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Floral uniformity through evolutionary time in a species‐rich tree lineage

Overview of attention for article published in New Phytologist, October 2018
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About this Attention Score

  • In the top 25% of all research outputs scored by Altmetric
  • High Attention Score compared to outputs of the same age (91st percentile)
  • Good Attention Score compared to outputs of the same age and source (78th percentile)

Mentioned by

blogs
2 blogs
twitter
25 tweeters

Citations

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17 Dimensions

Readers on

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93 Mendeley
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Title
Floral uniformity through evolutionary time in a species‐rich tree lineage
Published in
New Phytologist, October 2018
DOI 10.1111/nph.15453
Pubmed ID
Authors

Thais N. C. Vasconcelos, Marion Chartier, Gerhard Prenner, Aline C. Martins, Jürg Schönenberger, Astrid Wingler, Eve Lucas

Abstract

Changes in floral morphology are expected across evolutionary time and are often promoted as important drivers in angiosperm diversification. Such a statement, however, is in contrast to empirical observations of species-rich lineages that show apparent conservative floral morphologies even under strong selective pressure to change from their environments. Here, we provide quantitative evidence for prolific speciation despite uniform floral morphology in a tropical species-rich tree lineage. We analyse floral disparity in the environmental and phylogenetic context of Myrcia (Myrtaceae), one of the most diverse and abundant tree genera in Neotropical biomes. Variation in floral morphology among Myrcia clades is exceptionally low, even among distantly related species. Discrete floral specialisations do occur, but these are few, present low phylogenetic signal, have no strong correlation with abiotic factors, and do not affect overall macroevolutionary dynamics in the lineage. Results show that floral form and function may be conserved over large evolutionary time scales even in environments full of opportunities for ecological interactions and niche specialisation. Species accumulation in diverse lineages with uniform flowers apparently does not result from shifts in pollination strategies, but from speciation mechanisms that involve other, nonfloral plant traits.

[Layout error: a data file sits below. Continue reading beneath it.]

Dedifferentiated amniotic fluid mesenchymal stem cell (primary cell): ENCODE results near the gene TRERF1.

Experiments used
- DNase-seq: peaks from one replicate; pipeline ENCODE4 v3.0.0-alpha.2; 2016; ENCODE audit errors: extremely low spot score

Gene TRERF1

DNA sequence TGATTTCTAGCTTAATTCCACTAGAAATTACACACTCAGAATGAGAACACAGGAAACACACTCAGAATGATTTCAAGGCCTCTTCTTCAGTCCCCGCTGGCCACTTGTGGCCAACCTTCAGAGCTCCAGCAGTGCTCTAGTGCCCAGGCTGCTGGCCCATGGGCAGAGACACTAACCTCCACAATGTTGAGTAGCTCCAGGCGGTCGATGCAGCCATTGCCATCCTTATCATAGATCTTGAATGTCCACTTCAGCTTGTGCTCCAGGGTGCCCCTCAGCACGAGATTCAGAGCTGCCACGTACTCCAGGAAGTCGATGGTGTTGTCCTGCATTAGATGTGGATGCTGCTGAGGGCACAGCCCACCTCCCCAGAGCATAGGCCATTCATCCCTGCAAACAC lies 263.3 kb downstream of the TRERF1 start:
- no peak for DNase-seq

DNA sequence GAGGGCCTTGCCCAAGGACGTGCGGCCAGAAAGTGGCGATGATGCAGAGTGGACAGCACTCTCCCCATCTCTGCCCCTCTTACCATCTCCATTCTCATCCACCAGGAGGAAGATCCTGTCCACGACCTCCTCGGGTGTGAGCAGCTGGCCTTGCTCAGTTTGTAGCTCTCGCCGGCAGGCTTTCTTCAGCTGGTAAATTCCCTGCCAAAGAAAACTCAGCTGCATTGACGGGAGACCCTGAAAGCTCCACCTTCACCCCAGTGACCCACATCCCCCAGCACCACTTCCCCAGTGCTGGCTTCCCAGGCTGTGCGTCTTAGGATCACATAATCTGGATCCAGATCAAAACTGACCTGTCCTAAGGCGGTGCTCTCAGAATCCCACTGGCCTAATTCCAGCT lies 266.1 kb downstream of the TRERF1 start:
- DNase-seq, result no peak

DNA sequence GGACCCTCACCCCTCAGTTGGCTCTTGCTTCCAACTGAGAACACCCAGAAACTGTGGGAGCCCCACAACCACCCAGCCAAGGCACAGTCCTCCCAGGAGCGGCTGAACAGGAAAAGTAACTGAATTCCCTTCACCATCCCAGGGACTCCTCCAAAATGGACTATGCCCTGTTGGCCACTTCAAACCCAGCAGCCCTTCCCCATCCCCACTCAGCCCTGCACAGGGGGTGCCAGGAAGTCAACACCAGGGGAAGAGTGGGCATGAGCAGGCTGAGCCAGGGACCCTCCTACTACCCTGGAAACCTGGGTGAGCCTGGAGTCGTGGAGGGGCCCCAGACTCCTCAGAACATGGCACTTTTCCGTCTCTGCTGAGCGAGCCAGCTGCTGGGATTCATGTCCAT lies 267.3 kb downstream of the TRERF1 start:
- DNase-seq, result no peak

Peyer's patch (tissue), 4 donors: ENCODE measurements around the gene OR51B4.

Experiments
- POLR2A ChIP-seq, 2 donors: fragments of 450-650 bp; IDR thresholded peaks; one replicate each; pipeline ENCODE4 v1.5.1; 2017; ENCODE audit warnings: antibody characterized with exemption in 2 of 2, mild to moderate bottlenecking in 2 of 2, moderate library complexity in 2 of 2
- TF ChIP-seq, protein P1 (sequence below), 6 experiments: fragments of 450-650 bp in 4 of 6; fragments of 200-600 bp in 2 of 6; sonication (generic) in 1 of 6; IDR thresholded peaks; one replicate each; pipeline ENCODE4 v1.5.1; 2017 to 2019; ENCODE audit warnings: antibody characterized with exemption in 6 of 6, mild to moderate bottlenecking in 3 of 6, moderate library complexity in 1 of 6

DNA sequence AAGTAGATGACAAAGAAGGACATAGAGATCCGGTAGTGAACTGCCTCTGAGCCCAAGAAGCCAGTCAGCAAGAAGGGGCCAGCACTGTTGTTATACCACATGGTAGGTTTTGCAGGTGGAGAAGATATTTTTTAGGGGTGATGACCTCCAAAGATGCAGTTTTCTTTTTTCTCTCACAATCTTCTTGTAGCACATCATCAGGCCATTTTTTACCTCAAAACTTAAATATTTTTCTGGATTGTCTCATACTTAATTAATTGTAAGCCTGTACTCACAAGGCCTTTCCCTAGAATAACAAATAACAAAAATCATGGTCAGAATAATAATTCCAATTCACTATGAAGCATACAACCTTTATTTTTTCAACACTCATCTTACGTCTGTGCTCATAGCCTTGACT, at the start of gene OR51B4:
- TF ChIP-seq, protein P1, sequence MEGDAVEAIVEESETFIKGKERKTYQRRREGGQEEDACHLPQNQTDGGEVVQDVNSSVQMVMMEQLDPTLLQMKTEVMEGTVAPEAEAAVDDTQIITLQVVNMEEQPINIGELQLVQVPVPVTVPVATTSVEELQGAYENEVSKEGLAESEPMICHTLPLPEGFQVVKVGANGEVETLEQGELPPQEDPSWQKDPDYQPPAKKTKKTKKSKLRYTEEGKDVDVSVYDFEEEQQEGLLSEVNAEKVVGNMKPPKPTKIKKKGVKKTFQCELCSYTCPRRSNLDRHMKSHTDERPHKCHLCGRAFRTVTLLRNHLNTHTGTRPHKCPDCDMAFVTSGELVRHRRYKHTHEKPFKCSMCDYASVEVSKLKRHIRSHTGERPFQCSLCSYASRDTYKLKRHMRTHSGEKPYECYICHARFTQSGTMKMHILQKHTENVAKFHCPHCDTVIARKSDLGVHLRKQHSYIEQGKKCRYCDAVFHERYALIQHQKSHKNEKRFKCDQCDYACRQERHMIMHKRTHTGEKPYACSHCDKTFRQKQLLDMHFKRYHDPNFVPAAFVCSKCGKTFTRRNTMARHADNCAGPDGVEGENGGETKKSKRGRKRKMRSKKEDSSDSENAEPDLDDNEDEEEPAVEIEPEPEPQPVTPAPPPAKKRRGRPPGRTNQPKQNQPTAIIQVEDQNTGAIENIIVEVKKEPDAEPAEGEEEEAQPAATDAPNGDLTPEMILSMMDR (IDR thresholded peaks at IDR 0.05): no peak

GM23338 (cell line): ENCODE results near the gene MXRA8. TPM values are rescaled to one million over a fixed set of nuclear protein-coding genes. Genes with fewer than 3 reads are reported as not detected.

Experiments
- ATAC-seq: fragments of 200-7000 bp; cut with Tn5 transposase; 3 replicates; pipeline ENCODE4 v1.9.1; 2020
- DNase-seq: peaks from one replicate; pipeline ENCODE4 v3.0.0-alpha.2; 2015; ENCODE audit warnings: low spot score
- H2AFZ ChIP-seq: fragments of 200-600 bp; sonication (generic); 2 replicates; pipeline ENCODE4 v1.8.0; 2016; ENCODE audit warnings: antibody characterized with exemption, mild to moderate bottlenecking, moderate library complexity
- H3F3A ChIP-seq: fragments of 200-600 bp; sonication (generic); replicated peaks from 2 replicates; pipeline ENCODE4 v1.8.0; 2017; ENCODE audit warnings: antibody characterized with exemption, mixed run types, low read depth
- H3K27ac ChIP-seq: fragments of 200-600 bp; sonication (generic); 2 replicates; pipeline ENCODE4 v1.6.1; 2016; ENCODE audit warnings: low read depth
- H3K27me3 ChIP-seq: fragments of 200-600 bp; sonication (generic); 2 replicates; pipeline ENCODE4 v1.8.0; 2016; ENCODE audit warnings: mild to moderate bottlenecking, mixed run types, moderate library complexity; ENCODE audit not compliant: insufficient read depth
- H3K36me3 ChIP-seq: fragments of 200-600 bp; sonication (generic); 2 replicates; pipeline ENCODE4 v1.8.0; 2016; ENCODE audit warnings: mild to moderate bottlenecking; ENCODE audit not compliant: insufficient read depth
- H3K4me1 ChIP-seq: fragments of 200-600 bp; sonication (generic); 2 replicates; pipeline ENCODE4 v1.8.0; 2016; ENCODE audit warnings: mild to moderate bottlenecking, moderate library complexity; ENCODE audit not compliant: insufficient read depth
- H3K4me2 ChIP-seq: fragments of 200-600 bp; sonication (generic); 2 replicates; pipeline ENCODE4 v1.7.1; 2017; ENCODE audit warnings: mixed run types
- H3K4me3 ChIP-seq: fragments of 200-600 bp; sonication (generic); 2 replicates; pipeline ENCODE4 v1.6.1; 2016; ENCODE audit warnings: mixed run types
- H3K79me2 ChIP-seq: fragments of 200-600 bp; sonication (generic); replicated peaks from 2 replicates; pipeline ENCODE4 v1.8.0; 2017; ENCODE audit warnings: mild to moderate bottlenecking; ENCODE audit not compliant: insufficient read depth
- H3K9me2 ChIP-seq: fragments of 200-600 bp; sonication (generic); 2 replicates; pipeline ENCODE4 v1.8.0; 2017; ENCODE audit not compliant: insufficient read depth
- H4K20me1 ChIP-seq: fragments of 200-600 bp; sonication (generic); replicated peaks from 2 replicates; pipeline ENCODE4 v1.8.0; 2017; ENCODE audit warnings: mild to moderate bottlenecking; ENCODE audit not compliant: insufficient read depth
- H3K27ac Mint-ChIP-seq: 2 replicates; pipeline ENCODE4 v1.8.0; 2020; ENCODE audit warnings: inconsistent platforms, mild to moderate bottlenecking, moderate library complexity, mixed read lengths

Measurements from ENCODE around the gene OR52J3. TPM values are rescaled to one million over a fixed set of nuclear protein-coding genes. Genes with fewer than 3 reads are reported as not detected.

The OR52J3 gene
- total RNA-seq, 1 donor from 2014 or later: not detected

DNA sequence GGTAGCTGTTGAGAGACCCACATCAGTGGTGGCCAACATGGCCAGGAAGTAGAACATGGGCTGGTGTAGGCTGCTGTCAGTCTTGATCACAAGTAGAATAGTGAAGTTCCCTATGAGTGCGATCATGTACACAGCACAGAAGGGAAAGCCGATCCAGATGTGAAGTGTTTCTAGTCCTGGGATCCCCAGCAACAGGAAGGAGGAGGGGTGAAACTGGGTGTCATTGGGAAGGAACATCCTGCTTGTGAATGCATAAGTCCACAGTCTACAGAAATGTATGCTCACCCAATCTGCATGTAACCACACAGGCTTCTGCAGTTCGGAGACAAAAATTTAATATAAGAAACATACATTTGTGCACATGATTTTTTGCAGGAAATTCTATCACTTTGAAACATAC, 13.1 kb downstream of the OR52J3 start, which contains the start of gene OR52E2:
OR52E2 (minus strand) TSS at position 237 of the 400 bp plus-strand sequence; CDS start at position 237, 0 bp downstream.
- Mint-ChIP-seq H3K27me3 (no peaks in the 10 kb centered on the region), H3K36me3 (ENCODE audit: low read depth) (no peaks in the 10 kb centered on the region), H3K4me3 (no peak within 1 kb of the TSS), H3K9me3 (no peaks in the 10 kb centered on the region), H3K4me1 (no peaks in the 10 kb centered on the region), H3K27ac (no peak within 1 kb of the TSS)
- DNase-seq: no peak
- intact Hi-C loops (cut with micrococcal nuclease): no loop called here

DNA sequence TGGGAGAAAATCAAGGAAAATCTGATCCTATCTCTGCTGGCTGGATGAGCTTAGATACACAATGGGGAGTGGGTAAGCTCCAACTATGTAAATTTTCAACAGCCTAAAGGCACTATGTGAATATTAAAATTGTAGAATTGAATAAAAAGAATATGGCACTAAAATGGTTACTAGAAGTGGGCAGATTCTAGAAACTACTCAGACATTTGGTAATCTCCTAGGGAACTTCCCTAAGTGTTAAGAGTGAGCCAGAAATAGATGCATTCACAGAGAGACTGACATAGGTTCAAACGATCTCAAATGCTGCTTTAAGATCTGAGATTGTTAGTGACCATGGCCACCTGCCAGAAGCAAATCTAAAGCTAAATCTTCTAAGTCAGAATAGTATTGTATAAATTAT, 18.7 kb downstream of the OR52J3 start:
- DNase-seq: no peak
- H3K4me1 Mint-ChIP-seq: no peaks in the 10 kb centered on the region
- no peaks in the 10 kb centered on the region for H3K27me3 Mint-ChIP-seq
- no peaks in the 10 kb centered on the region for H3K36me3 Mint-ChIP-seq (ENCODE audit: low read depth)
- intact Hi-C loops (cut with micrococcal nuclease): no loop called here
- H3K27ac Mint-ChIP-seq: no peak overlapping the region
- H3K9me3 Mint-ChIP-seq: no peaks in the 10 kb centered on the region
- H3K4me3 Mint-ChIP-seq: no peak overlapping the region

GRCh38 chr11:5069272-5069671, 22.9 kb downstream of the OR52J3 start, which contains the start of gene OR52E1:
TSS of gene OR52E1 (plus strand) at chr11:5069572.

Twitter Demographics

The data shown below were collected from the profiles of 25 tweeters who shared this research output. Click here to find out more about how the information was compiled.

Mendeley readers

The data shown below were compiled from readership statistics for 93 Mendeley readers of this research output. Click here to see the associated Mendeley record.

Geographical breakdown

Country Count As %
Unknown 93 100%

Demographic breakdown

Readers by professional status Count As %
Student > Ph. D. Student 21 23%
Student > Bachelor 15 16%
Researcher 11 12%
Student > Doctoral Student 9 10%
Student > Master 8 9%
Other 19 20%
Unknown 10 11%
Readers by discipline Count As %
Agricultural and Biological Sciences 58 62%
Biochemistry, Genetics and Molecular Biology 10 11%
Environmental Science 7 8%
Unspecified 2 2%
Mathematics 1 1%
Other 3 3%
Unknown 12 13%

Attention Score in Context

This research output has an Altmetric Attention Score of 27. This is our high-level measure of the quality and quantity of online attention that it has received. This Attention Score, as well as the ranking and number of research outputs shown below, was calculated when the research output was last mentioned on 18 January 2019.
All research outputs
#1,010,359
of 19,413,723 outputs
Outputs from New Phytologist
#866
of 7,623 outputs
Outputs of similar age
#24,933
of 289,938 outputs
Outputs of similar age from New Phytologist
#26
of 118 outputs
Altmetric has tracked 19,413,723 research outputs across all sources so far. Compared to these this one has done particularly well and is in the 94th percentile: it's in the top 10% of all research outputs ever tracked by Altmetric.
So far Altmetric has tracked 7,623 research outputs from this source. They typically receive a lot more attention than average, with a mean Attention Score of 12.6. This one has done well, scoring higher than 88% of its peers.
Older research outputs will score higher simply because they've had more time to accumulate mentions. To account for age we can compare this Altmetric Attention Score to the 289,938 tracked outputs that were published within six weeks on either side of this one in any source. This one has done particularly well, scoring higher than 91% of its contemporaries.
We're also able to compare this research output to 118 others from the same source and published within six weeks on either side of this one. This one has done well, scoring higher than 78% of its contemporaries.